In the early-1980s, while acting as an associate and head designer of the Rio de Janeiro-based LAPA – Laboratório de Projetos de Armamento Automático Ltda company, Nelmo Suzano also found the time to create two .22LR carbines, which shared several design features with his 9x19mm SM Modelo 3 submachine gun and 5.56x45mm FA Modelo 3 bullpup rifle. To begin with, they employed polymer-based bodies topped by a so-called carry handle, actually, the rear sight protection structure.
The semi-auto model was called the CE (Carabina Esportiva, Sports Carbine) Modelo 01, being a blowback-operated gun fed by a 10-round magazine inserted in the pistol grip. It was fitted with a 370mm barrel, which gave the weapon an overall length of 755mm. Empty weight was only 2.1kg. The flip-type aperture rear sight had settings for 50 and 100 meters, and was fully protected by the carry handle structure, while the cocking piece, a simple vertical rod in the prototype, ran inside that. To cope with the straight-line configuration, the front sight post was mounted on top of an elevated metal structure and protected by side ears. Fire-selection (“S” and “1”) was made by a disc-shaped unit on the left side of the gun.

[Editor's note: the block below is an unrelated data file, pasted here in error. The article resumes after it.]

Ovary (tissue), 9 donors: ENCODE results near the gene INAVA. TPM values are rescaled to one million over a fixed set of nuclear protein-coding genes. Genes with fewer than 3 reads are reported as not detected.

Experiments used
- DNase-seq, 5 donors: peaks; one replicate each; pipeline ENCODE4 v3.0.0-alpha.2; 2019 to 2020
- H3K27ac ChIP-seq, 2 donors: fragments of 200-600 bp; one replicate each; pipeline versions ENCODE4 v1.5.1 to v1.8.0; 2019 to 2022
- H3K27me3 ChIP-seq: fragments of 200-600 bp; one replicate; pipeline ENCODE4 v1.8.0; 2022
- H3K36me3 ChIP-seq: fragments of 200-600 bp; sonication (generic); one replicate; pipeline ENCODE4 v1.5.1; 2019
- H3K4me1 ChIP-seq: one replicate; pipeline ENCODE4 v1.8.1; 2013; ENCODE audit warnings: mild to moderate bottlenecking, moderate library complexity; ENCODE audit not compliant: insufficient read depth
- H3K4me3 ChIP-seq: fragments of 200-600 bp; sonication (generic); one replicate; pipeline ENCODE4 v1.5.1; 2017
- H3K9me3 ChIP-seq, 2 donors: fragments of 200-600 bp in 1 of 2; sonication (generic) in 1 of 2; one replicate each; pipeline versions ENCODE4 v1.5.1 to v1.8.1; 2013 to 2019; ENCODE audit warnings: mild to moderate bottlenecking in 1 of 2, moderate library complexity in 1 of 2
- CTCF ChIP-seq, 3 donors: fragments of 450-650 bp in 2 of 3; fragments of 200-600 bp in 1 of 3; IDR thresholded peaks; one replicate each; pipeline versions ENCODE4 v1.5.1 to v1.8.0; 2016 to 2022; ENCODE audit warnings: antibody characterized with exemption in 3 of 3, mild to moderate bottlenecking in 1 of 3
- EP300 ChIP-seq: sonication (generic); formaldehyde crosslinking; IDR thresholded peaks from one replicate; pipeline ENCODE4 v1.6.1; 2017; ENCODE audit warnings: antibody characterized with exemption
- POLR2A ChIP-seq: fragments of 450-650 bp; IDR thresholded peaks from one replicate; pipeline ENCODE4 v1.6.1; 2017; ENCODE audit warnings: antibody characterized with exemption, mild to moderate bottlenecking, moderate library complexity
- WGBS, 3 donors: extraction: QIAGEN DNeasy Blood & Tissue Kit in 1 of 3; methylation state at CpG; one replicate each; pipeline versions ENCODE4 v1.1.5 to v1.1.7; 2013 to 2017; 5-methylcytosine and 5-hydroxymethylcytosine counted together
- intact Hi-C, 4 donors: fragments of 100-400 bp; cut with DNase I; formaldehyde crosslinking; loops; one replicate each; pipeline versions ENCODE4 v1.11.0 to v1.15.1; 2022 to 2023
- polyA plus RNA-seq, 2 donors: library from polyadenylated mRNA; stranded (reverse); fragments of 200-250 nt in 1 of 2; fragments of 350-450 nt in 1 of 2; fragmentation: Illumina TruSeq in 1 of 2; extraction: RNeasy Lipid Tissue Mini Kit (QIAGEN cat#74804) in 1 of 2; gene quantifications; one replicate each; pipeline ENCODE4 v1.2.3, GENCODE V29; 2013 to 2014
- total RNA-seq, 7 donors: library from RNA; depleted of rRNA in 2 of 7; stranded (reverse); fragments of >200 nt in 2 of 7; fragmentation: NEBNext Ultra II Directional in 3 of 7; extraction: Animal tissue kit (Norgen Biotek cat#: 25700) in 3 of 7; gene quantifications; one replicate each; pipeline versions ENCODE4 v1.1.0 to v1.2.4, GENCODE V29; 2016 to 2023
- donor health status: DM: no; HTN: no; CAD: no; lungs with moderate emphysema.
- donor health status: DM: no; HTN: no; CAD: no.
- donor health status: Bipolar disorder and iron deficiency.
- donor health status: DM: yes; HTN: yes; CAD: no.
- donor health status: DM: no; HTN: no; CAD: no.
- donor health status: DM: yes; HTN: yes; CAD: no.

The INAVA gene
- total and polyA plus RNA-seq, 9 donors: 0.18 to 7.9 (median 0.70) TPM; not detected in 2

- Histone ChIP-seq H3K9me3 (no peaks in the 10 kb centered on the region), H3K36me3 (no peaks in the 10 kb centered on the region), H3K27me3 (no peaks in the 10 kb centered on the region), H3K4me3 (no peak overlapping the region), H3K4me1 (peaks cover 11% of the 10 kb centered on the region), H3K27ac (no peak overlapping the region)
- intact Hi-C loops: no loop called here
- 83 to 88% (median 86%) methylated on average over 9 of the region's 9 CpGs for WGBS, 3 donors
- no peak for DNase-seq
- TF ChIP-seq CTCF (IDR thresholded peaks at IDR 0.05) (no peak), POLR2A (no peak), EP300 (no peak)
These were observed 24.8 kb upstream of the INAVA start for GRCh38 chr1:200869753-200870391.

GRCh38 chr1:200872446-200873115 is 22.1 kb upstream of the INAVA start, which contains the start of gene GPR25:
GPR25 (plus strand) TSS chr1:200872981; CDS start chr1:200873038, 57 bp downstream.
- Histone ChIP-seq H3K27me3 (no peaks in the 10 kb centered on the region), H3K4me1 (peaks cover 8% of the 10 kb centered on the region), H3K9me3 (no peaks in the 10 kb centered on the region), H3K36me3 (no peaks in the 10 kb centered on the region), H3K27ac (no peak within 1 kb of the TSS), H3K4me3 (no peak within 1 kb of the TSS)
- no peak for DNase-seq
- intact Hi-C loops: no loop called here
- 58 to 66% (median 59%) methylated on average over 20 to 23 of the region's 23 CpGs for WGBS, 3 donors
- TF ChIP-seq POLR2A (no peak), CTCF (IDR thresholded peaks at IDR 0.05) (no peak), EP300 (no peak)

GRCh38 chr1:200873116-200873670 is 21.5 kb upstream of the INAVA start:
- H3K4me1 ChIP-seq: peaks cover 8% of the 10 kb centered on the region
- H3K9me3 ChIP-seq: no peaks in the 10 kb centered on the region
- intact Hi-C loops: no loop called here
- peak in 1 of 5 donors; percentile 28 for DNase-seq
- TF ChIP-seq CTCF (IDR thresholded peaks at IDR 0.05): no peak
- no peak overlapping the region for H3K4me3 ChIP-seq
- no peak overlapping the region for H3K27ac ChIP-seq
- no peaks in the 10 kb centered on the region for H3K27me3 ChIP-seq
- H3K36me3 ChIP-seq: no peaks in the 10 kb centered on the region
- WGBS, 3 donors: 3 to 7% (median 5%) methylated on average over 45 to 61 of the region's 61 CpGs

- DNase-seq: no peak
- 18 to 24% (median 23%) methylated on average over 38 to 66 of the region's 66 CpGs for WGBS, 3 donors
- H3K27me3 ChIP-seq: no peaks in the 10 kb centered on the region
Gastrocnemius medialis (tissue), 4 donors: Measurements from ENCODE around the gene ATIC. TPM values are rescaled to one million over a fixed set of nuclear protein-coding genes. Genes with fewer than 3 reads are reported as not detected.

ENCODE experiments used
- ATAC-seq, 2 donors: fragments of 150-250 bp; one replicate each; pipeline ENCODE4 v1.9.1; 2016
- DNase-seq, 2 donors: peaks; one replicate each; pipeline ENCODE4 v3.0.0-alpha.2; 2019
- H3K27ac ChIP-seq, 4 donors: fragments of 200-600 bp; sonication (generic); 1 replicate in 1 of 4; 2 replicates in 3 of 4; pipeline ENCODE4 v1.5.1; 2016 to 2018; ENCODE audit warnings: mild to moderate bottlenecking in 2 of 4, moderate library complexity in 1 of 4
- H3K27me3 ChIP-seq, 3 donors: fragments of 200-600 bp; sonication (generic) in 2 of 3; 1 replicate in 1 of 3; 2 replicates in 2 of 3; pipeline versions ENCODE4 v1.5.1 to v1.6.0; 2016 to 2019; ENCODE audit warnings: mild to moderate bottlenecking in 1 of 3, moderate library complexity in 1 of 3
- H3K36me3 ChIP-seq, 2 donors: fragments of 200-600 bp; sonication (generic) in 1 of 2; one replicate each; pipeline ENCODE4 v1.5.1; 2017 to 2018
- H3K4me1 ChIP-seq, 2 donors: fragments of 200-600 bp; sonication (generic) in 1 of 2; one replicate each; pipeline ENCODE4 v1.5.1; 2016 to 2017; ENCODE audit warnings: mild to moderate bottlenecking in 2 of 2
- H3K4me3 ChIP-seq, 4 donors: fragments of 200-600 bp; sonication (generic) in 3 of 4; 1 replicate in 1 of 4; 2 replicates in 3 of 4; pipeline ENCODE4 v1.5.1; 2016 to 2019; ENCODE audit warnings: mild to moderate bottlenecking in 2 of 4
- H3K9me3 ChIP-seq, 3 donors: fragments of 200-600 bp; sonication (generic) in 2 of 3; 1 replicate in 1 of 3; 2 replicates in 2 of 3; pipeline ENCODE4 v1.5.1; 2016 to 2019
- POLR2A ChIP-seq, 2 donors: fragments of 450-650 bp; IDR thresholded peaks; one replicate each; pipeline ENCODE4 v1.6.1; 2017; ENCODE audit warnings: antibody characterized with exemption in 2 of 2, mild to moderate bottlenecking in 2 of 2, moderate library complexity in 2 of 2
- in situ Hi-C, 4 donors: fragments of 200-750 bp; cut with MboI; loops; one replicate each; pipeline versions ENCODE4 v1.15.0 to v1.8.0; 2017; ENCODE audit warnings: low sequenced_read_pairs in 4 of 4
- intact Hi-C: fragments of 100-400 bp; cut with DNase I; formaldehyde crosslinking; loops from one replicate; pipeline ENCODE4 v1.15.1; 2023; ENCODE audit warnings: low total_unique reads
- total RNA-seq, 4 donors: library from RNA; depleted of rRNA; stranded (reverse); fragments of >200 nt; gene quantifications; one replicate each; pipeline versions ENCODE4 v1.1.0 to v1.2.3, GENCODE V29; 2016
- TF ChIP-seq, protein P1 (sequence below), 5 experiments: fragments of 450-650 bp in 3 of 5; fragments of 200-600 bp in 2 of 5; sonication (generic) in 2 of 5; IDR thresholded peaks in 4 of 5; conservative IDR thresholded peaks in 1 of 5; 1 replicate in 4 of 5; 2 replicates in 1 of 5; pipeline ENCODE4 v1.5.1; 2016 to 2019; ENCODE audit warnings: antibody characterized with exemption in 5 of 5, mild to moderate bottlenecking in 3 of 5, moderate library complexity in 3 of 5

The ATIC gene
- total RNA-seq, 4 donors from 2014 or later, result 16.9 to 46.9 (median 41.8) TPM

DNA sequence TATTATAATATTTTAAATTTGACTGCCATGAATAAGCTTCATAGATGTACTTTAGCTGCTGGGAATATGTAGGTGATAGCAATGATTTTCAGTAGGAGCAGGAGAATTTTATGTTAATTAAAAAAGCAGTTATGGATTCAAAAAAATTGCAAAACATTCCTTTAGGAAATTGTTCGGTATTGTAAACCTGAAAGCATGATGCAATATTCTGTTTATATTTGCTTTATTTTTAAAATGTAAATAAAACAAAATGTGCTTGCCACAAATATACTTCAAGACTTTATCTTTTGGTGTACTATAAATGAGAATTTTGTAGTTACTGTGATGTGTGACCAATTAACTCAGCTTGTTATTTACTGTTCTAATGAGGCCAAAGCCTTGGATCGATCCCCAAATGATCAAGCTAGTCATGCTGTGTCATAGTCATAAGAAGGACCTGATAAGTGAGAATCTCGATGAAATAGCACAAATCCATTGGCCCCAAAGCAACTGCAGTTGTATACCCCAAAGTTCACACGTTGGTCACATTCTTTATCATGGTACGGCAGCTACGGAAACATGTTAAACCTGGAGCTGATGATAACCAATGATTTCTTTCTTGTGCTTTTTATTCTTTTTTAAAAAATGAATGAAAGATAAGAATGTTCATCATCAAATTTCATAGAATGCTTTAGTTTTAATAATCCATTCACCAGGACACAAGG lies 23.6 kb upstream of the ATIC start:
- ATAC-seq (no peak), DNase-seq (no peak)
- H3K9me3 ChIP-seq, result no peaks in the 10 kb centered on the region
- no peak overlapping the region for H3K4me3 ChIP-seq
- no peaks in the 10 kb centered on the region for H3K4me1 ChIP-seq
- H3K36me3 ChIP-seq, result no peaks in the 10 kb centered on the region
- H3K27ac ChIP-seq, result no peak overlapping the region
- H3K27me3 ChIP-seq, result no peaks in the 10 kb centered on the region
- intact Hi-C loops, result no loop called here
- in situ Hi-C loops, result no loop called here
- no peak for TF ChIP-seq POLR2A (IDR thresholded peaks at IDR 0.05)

The single prototype built was submitted to basic functioning and safety tests at the Brazilian Army Marambaia Proving Grounds in September, 1982, receiving the grade of “good quality weapon”. No series manufacture was undertaken.
Side-by-side with the sports model, Nelmo also completed a selective-fire variant, the CA (Carabina Automática, Automatic Carbine) Modelo 02. With the same dimensions and weight of the semi-auto model, the prototype with rock-and-roll capability was distinguishable for having a slightly-curved cocking lever and a longer 18-round magazine in the pistol grip. Depending on the ammo brand used, the CA reached incredible cyclic rates of fire ranging from 1,200 to over 2,000 rounds per minute. The weapon fired from the closed-bolt position, whose hammer and firing pin were based on those used in the LAPA bullpup rifle. It also remained in the prototype stage, only, and was never officially submitted to tests.
As a final note, one may now wonder why the heck would anyone want a voracious rimfire spitter. It just so happened that at that time (i.e. 1970s) there were some proponents that such .22LR buzzguns could well find a place in LE/riot control/prison security duties. In fact, this is what the American-180 submachine gun of that period was about. Adapted to more modern production methods, it re-appeared in the former Yugoslavia as the MGV-176 during the 1980s.